A team of 16 young Egyptian economists has come together to spread awareness about the economy while figuring out ways to empower startups in the country.
CAIRO, Egypt: There may be a glimmer of hope for Egypt’s economy, despite rampant mismanagement and political turmoil. That was the message delivered to dozens of entrepreneurs at an event in downtown Cairo on November 28.
The conference introduced some of the country’s brightest entrepreneurs to a team of 16 young, promising economists making up the Young Egyptian Economic Leaders (YEEL) network, a group that came together last year. The network is designed to inform the public about changes to the economy while offering policy proposals to the government.
Despite Egypt’s progress, our startup ecosystem is still very limited for a country of 90 million people.
Some YEEL members have a background in renewable energy, while others have extensive experience in consulting, finance and education. That said, everyone involved shares a unanimous vision. They hope Egypt can develop a diverse economy in which entrepreneurs and startups flourish.
Dr Ayman Ismail, Abdul Latif Jameel Endowed Chair of Entrepreneurship at the American University in Cairo business school, notes that supporting entrepreneurs is extremely important to ensure a dynamic economy, emphasising that entrepreneurs build jobs and companies, and create knowledge. And while strides have been taken to support startups since 2011, experts say much more can be done.
“Despite Egypt’s progress, our startup ecosystem is still very limited for a country of 90 million people,” said Ismail during his presentation at the Intercontinental Hotel. “We need more startups to succeed. The rate of startups that go out of business in Egypt has doubled in the last five years.”
Several entrepreneurs cite a lack of investment and profit, and mounting bureaucracy, as the largest hindrances to success. Others fear that the government’s recent decision to float the Egyptian Pound (EGP) will generate more challenges.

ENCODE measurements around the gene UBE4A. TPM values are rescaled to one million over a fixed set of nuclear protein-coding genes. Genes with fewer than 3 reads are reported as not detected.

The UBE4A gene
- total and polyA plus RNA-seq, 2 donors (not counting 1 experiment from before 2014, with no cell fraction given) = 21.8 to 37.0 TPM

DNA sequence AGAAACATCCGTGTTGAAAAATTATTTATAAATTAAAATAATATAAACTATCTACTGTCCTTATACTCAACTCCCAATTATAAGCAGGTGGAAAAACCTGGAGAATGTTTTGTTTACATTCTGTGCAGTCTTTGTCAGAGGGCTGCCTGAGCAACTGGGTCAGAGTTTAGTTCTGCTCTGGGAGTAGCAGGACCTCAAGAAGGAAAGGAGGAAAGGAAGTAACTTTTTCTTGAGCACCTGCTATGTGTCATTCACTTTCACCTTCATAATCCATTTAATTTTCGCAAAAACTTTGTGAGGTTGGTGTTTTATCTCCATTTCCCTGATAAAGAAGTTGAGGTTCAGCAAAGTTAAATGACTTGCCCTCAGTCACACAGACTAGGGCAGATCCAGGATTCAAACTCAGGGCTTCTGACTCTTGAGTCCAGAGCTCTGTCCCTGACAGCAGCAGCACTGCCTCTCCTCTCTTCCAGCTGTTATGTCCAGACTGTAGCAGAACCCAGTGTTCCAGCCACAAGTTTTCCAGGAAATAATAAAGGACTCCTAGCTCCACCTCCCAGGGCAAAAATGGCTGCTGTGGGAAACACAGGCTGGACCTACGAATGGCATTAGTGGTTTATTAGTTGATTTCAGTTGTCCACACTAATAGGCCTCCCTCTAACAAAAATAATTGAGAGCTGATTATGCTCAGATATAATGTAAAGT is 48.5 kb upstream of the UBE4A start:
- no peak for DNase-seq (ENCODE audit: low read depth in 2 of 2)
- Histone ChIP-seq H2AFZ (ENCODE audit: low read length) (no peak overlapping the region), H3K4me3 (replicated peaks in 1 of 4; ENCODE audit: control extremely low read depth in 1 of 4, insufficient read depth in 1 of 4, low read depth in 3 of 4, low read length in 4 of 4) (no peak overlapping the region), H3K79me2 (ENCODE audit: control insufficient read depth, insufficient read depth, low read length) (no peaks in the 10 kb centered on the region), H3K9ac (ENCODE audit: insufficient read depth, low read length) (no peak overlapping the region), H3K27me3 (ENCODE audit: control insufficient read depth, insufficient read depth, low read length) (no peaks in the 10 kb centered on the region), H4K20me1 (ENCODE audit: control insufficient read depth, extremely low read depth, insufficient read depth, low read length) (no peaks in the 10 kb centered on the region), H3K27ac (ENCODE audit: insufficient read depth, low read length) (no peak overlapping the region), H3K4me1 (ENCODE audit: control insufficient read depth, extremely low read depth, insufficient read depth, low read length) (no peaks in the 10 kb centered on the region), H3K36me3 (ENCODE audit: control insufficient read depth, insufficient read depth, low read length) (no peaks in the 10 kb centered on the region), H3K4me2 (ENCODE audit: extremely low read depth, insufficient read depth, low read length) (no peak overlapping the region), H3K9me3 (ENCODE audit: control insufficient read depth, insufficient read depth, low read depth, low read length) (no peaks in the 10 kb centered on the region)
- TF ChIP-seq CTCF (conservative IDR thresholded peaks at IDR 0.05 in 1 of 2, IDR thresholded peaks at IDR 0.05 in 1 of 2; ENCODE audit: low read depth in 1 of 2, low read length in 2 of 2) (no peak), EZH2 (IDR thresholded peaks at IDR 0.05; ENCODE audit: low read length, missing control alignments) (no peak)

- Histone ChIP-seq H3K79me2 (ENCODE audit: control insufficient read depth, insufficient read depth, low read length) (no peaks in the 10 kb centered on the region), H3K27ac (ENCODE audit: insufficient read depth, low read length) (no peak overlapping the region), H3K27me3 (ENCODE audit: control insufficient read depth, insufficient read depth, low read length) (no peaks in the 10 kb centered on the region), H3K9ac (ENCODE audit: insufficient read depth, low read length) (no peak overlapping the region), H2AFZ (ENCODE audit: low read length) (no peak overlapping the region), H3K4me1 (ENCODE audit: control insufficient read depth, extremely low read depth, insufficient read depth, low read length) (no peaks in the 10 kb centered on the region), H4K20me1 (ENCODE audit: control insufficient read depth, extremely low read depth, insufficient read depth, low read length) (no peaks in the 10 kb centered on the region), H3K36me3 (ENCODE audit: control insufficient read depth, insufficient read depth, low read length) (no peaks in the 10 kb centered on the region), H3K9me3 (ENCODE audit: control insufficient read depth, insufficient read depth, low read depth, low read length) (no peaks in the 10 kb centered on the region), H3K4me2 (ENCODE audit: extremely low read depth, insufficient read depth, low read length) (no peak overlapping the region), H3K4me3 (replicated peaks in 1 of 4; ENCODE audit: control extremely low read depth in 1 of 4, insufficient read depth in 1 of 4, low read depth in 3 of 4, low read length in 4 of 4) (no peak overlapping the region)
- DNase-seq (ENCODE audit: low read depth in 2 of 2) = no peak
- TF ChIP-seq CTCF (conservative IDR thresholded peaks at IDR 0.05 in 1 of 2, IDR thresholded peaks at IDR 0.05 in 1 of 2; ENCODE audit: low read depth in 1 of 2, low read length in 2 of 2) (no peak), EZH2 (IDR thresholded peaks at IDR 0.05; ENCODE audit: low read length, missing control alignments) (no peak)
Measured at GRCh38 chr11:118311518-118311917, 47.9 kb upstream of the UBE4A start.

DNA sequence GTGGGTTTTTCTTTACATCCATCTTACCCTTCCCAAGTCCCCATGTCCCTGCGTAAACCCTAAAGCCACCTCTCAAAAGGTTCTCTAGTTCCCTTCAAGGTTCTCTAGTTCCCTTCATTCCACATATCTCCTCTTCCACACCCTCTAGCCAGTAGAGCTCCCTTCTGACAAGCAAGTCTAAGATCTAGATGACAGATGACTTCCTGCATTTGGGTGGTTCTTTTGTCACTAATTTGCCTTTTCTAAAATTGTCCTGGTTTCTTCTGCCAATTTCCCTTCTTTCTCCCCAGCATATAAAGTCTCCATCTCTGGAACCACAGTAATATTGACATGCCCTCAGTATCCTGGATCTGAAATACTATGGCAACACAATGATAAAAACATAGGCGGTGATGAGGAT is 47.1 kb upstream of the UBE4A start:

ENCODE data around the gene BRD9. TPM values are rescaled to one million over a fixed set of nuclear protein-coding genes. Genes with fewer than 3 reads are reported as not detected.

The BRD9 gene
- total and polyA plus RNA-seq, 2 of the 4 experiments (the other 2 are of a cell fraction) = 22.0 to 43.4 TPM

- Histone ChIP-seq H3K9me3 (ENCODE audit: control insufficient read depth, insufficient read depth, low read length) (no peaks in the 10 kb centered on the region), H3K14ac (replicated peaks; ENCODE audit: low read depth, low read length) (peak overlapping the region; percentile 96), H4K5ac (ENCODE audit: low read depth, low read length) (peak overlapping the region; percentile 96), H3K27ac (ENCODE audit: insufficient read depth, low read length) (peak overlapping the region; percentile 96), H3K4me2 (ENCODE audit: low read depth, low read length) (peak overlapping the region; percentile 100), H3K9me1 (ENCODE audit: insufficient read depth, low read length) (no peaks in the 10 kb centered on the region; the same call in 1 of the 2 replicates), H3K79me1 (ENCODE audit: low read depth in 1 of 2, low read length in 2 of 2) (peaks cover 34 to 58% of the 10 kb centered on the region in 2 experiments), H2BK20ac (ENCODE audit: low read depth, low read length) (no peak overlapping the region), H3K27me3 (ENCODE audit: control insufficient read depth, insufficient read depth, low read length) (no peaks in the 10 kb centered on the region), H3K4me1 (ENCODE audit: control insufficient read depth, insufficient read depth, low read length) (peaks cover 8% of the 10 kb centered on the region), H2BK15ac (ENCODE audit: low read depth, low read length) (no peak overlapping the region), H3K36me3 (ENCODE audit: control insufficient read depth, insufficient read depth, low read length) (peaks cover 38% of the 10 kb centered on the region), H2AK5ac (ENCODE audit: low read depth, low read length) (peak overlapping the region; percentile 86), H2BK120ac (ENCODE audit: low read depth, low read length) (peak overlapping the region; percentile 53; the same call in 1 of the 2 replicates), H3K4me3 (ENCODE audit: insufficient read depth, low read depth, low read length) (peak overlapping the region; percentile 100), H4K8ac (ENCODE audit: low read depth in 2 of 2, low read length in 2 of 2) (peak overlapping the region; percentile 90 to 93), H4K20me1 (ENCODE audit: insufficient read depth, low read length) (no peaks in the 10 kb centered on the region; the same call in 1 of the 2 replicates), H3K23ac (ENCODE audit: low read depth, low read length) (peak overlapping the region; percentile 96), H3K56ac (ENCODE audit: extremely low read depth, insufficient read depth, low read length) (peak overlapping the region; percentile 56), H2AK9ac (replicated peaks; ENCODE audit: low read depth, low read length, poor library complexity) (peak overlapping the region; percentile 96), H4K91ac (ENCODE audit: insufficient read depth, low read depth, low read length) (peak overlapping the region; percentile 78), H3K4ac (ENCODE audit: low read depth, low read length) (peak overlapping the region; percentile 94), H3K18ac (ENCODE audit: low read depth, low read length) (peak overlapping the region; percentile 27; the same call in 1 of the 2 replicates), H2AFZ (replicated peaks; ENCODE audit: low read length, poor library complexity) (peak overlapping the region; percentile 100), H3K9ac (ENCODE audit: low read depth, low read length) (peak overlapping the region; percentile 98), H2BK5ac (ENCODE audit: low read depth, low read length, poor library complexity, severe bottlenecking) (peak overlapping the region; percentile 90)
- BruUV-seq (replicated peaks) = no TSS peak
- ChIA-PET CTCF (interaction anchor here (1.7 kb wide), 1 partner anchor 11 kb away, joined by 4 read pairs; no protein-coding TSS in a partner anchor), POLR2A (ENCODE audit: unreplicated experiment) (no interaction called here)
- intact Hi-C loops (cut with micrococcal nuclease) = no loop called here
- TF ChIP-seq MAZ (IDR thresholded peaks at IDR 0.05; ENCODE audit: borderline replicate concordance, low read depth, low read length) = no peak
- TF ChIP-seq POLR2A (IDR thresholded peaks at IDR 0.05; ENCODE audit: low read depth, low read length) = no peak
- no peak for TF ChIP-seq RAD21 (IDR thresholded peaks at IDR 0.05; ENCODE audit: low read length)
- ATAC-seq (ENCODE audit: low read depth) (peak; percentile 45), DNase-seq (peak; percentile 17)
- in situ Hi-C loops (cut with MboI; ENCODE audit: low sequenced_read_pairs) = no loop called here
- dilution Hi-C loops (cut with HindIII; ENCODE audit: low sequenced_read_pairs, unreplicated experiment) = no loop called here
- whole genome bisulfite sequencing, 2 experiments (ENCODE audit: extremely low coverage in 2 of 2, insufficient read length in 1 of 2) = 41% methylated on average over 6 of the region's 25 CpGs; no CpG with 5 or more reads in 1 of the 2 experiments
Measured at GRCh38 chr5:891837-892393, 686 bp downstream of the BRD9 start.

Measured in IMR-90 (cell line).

But Hatem Sabry, a YEEL member who co-authored a report about the impact of floating the EGP, thinks it should jump start the economy, even though citizens will suffer in the short term. “Based on empirical studies from 10 countries, we really think that the Egyptian economy will improve from these measures. Floating the EGP will attract more investors and encourage exports.”
Many economists concur, saying there will be a need for domestic production once imports become too expensive. This shift generally strengthens the economy and makes room for more startups in the long term.
The currency devaluation is expected to benefit companies which produce most of their products locally and for export, as well as service providers, while punishing importers. It could also boost foreign direct investment (FDI), with Egypt’s stock market having risen post-devaluation as international investment firms saw value after the long-expected move to float the currency.
How increased levels of FDI will empower existing startups remains to be seen. According to one academic study produced in 2013 for the Institute of Labour Economics (IZA), an economic research institute, growth in FDI and the concomitant increase in knowledge and technology brought in by larger companies could compel smaller ones to upgrade and catch up, while pushing less efficient local firms out of the market.
Nevertheless, YEEL members tell zenith they are optimistic despite rising levels of youth unemployment – according to the International Labour Organisation, youth unemployment in Egypt stands at 42 per cent, though official government agencies in Egypt measure it as much lower.
Dania Sherif, a consultant with risk and business consulting firm Protiviti who is also part of the YEEL network, emphasises the need to forewarn citizens about the impact that changes to the economy will have on their lives. That’s a role she hopes YEEL can fulfil.
“What we say to [the public] won’t seem distorted, since [YEEL] is independent from the ministry,” she tells zenith. “The most impressive thing about YEEL is that none of us are simply economists. Everyone involved has their own career. We all come from diverse backgrounds, but we have each committed to this project on the side.”